Plus, while Payton is a Hall-of-Famer, who deservedly won many awards during his career, Bird is maybe the best point guard the WNBA has ever seen. She’s the league’s all-time assist leader, which, one could argue, is a point guard’s main job. And yes, at age 39 (she’ll be 40 in a matter of days), she beat her own single-game record, and set a new WNBA Playoff record, with 16 assists in Game 1 of this Championship Finals series.
But you don’t really need me to tell you all of this to know Bird is the greatest Seattle athlete of all time — you just have to watch her play. Bird takes the court like an orchestral conductor. Her quiet command makes it clear she knows exactly where everyone around her is going and where they’ll be next. When she masterfully completes a no-look pass to a teammate that you didn’t even realize was open, she simply dazzles. And she’s only gotten better, especially as the Storm has built a fortress of young talent around her in recent years. When Seattle picked Breanna Stewart as its number-one draft pick in 2016, she was thrilled to join a Bird-led team.
“That’s what I thought about,” Stewart said recently. “I’m going to go play with the best point guard in the world.”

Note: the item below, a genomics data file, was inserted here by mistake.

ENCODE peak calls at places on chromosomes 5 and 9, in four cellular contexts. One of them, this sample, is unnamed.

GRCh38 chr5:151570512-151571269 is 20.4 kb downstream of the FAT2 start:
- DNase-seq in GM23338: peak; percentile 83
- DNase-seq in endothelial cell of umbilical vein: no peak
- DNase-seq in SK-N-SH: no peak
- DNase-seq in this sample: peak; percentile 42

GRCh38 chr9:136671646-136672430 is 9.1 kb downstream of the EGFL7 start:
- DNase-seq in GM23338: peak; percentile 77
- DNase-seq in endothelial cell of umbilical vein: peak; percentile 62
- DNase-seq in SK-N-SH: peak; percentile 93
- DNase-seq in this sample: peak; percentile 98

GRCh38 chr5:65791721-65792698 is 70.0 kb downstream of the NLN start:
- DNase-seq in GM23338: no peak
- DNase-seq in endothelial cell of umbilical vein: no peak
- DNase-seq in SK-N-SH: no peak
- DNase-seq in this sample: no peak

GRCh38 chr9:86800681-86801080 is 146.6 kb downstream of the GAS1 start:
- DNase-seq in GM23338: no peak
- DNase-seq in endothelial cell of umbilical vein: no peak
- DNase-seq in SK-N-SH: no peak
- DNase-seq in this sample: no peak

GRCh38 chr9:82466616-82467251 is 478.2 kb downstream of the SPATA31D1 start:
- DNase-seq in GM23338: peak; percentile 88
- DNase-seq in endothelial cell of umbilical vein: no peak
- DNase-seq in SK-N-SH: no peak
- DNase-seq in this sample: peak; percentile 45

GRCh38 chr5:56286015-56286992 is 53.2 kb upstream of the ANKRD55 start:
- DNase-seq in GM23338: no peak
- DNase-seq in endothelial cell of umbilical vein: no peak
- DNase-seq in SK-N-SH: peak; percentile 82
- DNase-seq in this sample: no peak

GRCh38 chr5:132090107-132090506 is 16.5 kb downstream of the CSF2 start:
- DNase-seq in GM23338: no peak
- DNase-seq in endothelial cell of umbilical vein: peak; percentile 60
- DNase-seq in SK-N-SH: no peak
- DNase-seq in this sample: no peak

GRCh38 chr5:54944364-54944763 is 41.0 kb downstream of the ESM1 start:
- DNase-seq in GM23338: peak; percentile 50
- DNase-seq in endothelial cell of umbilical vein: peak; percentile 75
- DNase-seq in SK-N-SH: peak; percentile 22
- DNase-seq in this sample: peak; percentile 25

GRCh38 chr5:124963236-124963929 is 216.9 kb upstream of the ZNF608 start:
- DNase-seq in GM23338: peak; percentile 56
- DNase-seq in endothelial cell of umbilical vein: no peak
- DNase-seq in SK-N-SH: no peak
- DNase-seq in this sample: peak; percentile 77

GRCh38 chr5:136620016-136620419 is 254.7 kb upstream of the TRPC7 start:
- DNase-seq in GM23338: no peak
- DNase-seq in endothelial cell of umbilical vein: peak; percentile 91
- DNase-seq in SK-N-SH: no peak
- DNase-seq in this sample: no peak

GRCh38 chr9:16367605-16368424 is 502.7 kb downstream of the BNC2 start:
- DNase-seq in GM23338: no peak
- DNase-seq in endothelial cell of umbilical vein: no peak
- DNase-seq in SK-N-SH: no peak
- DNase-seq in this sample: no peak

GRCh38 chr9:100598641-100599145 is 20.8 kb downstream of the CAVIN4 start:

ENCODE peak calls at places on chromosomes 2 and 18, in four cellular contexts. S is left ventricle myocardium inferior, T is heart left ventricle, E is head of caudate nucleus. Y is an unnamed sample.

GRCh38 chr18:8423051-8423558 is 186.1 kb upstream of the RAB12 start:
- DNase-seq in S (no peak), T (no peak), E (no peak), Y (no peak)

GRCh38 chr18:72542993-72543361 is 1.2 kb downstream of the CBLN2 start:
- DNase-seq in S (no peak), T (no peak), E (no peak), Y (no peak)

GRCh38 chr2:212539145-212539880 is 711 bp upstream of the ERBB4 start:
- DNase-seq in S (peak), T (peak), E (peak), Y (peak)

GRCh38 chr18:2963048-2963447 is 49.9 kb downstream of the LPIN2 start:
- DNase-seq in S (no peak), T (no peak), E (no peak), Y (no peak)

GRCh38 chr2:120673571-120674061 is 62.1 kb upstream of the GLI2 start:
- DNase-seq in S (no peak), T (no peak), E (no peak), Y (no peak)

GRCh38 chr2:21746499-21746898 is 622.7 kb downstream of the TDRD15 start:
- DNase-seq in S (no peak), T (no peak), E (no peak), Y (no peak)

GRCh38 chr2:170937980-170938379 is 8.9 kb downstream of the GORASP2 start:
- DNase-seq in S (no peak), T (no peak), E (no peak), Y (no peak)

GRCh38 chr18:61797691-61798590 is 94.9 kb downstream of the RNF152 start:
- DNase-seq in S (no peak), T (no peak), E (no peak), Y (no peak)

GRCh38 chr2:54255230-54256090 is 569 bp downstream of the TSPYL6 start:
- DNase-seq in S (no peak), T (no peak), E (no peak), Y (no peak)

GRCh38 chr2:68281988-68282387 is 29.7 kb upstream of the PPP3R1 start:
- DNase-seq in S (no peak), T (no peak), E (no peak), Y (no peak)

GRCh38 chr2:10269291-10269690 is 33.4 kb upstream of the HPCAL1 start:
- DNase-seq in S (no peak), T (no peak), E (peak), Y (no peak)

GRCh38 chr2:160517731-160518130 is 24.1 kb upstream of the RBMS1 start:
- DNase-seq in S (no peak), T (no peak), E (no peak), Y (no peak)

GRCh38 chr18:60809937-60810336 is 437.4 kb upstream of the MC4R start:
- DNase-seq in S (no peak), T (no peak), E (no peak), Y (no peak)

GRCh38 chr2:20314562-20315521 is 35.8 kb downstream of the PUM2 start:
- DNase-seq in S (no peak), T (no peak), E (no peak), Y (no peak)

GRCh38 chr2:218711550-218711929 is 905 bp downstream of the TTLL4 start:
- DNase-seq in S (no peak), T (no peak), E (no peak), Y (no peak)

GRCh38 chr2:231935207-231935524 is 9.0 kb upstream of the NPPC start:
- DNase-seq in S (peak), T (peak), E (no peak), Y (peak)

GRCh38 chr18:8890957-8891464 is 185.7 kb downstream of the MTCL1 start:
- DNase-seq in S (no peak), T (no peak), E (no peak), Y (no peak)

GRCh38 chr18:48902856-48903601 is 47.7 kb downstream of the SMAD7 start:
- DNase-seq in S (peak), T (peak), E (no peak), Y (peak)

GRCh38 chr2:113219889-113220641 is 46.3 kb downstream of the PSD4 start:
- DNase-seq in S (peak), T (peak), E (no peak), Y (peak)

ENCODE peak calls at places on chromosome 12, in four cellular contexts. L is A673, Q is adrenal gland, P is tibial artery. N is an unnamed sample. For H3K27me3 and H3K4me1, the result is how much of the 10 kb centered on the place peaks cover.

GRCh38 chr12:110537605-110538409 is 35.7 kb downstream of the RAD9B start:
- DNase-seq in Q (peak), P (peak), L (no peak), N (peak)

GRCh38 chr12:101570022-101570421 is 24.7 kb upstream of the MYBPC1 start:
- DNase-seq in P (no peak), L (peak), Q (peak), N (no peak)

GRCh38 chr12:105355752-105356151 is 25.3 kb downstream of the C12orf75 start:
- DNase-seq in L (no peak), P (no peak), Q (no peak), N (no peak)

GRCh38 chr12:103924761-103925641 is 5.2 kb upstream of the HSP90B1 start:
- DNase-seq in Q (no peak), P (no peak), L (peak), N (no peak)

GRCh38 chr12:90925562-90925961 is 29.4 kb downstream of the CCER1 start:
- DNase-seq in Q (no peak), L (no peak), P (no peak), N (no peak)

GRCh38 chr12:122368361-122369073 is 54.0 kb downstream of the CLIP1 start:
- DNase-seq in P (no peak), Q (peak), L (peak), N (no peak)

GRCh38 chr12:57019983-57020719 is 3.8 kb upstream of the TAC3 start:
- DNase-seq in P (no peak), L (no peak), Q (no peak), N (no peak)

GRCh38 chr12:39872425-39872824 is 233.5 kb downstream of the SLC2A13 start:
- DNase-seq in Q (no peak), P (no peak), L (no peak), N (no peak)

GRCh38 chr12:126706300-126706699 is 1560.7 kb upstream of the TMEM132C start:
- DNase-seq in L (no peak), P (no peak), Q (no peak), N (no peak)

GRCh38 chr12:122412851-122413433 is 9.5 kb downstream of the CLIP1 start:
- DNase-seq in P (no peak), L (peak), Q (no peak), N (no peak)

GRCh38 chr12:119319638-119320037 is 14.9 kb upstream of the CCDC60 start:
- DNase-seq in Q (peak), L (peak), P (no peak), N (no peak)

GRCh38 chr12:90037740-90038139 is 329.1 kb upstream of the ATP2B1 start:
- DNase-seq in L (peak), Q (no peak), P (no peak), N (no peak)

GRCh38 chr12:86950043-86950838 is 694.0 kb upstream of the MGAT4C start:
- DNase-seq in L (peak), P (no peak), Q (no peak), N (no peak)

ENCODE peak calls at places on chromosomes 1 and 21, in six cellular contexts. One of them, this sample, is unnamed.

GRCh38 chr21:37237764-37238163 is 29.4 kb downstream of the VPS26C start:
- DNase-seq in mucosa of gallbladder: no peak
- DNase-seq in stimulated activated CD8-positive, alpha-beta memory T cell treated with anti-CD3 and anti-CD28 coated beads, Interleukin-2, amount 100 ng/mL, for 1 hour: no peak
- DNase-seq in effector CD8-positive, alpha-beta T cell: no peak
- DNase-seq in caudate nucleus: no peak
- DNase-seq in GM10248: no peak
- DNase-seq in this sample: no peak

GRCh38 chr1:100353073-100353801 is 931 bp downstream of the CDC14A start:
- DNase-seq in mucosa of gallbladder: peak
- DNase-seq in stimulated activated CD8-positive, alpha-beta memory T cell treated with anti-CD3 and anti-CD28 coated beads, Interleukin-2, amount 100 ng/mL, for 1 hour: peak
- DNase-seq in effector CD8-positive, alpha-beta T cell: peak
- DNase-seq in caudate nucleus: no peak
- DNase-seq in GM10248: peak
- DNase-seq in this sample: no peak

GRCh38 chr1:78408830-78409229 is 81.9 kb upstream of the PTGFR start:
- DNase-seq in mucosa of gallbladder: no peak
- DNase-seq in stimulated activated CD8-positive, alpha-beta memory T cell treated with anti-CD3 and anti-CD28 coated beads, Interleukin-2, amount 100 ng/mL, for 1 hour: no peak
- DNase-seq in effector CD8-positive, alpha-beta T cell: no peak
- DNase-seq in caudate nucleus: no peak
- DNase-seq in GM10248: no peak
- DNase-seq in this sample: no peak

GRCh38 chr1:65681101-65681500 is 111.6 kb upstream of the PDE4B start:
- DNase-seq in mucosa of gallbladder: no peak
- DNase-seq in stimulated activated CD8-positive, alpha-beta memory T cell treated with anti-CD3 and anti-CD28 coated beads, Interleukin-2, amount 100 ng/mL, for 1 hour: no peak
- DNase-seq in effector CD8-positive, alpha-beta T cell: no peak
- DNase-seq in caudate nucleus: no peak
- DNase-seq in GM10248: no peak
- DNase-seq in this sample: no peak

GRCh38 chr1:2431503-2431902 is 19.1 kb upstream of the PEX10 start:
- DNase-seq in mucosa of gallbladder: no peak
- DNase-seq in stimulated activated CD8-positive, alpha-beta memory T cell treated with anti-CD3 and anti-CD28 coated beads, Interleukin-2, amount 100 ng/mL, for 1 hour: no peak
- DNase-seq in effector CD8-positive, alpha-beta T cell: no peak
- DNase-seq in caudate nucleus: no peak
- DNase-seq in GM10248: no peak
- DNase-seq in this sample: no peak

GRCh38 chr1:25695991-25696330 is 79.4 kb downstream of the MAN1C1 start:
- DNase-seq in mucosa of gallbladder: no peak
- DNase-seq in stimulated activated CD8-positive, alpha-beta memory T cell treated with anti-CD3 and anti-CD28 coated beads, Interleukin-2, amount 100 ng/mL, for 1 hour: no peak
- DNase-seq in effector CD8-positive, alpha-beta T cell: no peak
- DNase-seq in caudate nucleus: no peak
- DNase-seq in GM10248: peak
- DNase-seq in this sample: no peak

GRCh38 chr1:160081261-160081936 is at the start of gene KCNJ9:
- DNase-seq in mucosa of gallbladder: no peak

The problem, of course, is that so many people don’t see her play. It’s nearly impossible to truly compare women and men athletes and their marks on the cities where they play, because the playing field isn’t close to level. Bird has made all of these career highlights while also playing half her year abroad, largely in Russia, because female basketball players make far more money in international league play than they do here in the WNBA. Even with a recent contract renegotiation, the best players in the WNBA, like Bird, earn a base salary of just $215,000 a year. That’s a mere 3% of what an average NBA player earns. They don’t get the same media coverage, the same TV rights, or the investment in merchandise and facilities as any professional men’s teams do — not even close. But that’s even more proof, in my opinion, of what Bird has brought to this city.
After Howard Schultz sold the Sonics off in 2006, nobody knew whether there would be basketball in Seattle ever again. Both the Storm and the Sonics were meant to head to Oklahoma City under the new ownership in 2008. But thanks to the 2004 Championship title Bird and Lauren Jackson helped win, a group of Seattle businesswomen banded together to buy the franchise and keep the team here.
Sue Bird helped build a basketball dynasty — and one of the most enthusiastic fanbases — here in Seattle when attention on the team could have easily fizzled out after the Sonics left town. But thanks in part to Bird’s consistent greatness, even with less attention, less investment, and less hoopla than any male athletes in town, the Storm’s reputation has only continued to grow over the years. Without an NBA counterpart, this team could have folded — like six other WNBA teams have done since the league began.